The Plan of St. Gall
Historians take much innocent pleasure in detecting medieval renaissances. The renaissance of the twelfth century was a real one; so too was that of the ninth—the renaissance particularly associated with the names of Charlemagne, his son Louis, and his grandsons. For Charlemagne, the political stability of western Europe, especially after he became emperor in 800, hinged upon a Christian ideal. Society was to be reformed, first morally and then spiritually. There can be no question of the immense seriousness of his purpose. He pursued it with relentless zeal, as we can see in surviving legislation, directives, and correspondence; and he pursued it with the help of some very remarkable men, attracted to his court from England, Ireland, Italy, and Spain.
Instruction was his first aim. Clergy at all levels were to be instructed in the performance of their duties to the laity, both as pastors and as teachers. Once themselves sufficiently educated, they were to be taught by their bishops how to teach and what to teach. The books that they were to use were specified; and books, accurately copied and properly written, were to be the lasting memorial of the renaissance. Many survive to this day, and without them we should be short of much of classical Latin literature, to say nothing of the Christian literature of Late Antiquity.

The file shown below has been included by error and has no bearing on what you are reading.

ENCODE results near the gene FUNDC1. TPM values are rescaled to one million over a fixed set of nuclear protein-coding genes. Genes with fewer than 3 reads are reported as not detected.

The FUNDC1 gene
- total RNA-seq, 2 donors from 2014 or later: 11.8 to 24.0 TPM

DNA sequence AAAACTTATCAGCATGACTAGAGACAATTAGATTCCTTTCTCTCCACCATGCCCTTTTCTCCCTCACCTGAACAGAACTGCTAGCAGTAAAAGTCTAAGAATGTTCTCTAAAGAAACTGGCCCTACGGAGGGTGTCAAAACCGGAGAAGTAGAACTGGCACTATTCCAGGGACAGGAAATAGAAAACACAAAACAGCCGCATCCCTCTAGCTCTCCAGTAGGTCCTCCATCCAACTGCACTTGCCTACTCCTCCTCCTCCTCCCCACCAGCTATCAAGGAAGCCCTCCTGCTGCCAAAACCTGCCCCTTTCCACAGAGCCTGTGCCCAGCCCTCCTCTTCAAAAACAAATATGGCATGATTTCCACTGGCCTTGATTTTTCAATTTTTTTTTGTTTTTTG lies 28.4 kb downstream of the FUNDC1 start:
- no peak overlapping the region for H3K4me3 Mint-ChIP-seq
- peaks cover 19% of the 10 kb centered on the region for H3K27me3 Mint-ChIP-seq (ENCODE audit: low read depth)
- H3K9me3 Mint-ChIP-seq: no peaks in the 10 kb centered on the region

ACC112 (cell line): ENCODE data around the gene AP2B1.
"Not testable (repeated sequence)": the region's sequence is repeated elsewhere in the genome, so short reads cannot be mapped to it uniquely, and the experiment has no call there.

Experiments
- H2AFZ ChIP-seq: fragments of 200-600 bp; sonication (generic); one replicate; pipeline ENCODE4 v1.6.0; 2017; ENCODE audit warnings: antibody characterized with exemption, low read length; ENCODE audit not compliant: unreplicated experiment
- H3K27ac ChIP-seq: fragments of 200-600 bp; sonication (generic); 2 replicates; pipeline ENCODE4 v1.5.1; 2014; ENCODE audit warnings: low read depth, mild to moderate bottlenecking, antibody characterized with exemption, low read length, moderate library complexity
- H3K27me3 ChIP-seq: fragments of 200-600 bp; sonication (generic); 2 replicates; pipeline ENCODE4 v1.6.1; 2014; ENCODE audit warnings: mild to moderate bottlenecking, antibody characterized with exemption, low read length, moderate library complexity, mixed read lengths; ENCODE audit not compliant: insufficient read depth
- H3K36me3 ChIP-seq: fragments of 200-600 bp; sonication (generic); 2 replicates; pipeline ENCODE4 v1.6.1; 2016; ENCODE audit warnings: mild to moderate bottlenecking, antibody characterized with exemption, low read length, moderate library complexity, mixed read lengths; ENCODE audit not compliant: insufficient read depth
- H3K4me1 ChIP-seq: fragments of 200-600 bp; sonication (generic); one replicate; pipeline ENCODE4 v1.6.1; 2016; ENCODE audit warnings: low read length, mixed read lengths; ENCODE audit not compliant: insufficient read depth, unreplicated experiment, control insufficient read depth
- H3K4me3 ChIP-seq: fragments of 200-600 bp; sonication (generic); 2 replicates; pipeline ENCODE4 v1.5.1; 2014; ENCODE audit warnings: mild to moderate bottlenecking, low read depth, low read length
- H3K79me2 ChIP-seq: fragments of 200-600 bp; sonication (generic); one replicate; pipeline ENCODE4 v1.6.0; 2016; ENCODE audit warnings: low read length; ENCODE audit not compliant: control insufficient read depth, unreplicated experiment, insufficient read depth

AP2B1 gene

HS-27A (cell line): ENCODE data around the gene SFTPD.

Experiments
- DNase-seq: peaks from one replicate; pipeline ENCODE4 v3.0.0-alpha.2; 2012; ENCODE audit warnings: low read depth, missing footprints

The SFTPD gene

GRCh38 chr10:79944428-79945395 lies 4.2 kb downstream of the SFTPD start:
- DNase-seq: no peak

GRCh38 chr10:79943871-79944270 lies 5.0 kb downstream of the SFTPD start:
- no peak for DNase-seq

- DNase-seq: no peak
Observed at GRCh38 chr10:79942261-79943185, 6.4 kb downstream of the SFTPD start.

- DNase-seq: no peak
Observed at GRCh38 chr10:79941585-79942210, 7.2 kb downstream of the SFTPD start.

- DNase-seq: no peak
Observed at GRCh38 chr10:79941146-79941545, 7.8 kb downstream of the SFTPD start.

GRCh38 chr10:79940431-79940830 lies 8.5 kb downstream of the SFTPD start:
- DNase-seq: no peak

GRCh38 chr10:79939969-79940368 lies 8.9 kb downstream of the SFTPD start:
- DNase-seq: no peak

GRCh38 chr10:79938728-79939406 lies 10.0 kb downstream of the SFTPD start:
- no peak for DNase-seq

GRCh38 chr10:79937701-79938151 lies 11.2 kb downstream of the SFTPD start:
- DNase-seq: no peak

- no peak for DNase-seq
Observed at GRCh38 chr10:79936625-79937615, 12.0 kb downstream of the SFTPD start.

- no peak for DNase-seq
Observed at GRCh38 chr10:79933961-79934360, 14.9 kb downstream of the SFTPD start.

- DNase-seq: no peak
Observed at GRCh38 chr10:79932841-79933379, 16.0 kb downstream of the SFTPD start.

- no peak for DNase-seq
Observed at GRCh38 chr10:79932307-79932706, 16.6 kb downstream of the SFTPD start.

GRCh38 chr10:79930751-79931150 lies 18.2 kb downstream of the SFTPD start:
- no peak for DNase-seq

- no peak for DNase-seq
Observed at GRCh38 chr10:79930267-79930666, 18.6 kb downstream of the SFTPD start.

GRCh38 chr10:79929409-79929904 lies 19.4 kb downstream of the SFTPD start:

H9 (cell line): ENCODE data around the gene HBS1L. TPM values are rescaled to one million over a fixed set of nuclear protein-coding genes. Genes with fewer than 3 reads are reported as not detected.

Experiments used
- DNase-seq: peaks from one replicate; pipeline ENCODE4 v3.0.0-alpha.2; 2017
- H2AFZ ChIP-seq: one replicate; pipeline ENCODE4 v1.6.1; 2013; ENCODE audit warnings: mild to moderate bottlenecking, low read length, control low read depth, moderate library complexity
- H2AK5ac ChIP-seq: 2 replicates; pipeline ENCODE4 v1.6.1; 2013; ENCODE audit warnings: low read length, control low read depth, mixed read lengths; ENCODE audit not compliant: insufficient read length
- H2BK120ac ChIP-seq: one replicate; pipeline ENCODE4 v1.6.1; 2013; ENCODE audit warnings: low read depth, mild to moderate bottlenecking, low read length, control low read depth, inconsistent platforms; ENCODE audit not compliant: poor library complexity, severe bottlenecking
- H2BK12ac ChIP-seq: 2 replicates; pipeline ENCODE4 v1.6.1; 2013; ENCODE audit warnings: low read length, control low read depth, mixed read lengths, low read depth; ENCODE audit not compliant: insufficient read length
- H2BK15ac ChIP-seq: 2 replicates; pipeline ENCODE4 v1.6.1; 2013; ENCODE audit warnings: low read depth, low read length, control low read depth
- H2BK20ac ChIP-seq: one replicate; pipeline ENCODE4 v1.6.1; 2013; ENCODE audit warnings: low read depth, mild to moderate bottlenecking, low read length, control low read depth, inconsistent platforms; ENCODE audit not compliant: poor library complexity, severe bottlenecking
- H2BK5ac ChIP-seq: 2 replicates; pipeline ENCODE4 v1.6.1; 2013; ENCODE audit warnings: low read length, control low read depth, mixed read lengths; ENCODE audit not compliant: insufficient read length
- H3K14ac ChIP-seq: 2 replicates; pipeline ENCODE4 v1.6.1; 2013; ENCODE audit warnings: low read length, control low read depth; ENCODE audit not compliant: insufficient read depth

Charlemagne’s anxious supervision of this impossible task was inherited by his heirs. That anything came of it is sufficiently surprising in a world disrupted by Viking, Arab, and Magyar incursions and subject to endemic unrest among landowners uncertain where their loyalties lay. But something did come of it. The secular clergy lived under a constant bombardment of directives from the more energetic bishops; so too the regular clergy, monks, and nuns. The reform of monasteries and monks, the professionals in prayer, was well under way in Charlemagne’s lifetime, though it was under his son Louis that we meet with the most impressive legislation aiming at uniformity of practice throughout the religious houses of the empire. Monks were to observe the Rule of St. Benedict as revised by Louis’s counselor, Benedict of Aniane, and no other Rule.
Opposition was certainly encountered. The lengthy provisions of the two great reforming synods held at Aachen in 816 and 817 go into minute detail about observance of the Rule and the conditions in which monks should live their lives. Monasteries were to be self-contained communities: cities, so to say, in the desert of secularity. Such detailed provision would obviously affect the physical layout of monasteries. For example, provision for bath-houses, for a separate house for the abbot, for intramural accommodation for workmen and craftsmen, for separate quarters for visitors, and for schools. If an ideal reformed Carolingian monastery existed today we should expect to find features such as these. But none does exist. What in fact exists is a groundplan for such a monastery.
The book under review must be the most stupendous monument ever erected to a ghost. To …